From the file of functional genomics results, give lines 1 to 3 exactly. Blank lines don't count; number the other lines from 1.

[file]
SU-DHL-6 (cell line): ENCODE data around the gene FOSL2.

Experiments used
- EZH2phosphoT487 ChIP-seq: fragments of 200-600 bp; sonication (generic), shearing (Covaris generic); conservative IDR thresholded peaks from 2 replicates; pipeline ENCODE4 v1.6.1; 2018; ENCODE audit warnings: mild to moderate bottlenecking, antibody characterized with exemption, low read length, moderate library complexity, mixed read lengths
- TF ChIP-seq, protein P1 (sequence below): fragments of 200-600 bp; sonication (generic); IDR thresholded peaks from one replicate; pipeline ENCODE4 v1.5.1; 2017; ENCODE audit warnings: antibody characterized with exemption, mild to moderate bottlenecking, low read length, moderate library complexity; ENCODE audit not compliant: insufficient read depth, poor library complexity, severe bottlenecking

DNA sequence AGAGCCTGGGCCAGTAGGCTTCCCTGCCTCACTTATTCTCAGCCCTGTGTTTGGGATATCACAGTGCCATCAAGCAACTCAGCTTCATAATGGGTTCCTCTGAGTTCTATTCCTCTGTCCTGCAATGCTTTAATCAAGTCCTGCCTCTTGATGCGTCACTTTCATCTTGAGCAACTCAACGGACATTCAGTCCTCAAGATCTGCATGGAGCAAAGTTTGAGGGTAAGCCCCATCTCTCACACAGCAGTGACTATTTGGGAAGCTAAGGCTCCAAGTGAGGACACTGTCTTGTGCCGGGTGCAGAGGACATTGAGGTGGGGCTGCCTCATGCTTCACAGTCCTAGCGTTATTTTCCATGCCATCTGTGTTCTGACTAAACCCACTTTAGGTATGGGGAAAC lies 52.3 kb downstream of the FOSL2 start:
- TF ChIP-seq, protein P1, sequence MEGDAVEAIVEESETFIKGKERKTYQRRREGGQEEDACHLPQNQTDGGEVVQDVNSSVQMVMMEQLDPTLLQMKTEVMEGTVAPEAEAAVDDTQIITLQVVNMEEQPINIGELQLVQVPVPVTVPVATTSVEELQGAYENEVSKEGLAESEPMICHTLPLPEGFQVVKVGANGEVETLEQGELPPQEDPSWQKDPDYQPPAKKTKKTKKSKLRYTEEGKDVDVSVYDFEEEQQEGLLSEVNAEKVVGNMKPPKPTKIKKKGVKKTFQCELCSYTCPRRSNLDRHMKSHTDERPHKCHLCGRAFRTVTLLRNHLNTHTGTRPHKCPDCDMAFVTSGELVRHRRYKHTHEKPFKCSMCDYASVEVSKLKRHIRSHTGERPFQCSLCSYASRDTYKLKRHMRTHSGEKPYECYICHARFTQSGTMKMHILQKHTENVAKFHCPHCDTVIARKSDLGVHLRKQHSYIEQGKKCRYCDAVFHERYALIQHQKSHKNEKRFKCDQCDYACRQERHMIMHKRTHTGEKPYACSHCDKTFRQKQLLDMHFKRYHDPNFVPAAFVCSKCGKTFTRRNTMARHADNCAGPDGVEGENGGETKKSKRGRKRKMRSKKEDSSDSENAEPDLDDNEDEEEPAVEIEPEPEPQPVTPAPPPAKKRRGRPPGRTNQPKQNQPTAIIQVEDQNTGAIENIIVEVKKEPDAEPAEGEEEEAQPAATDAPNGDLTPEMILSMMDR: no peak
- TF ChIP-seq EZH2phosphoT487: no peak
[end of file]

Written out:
SU-DHL-6 (cell line): ENCODE data around the gene FOSL2.

Experiments used
- EZH2phosphoT487 ChIP-seq: fragments of 200-600 bp; sonication (generic), shearing (Covaris generic); conservative IDR thresholded peaks from 2 replicates; pipeline ENCODE4 v1.6.1; 2018; ENCODE audit warnings: mild to moderate bottlenecking, antibody characterized with exemption, low read length, moderate library complexity, mixed read lengths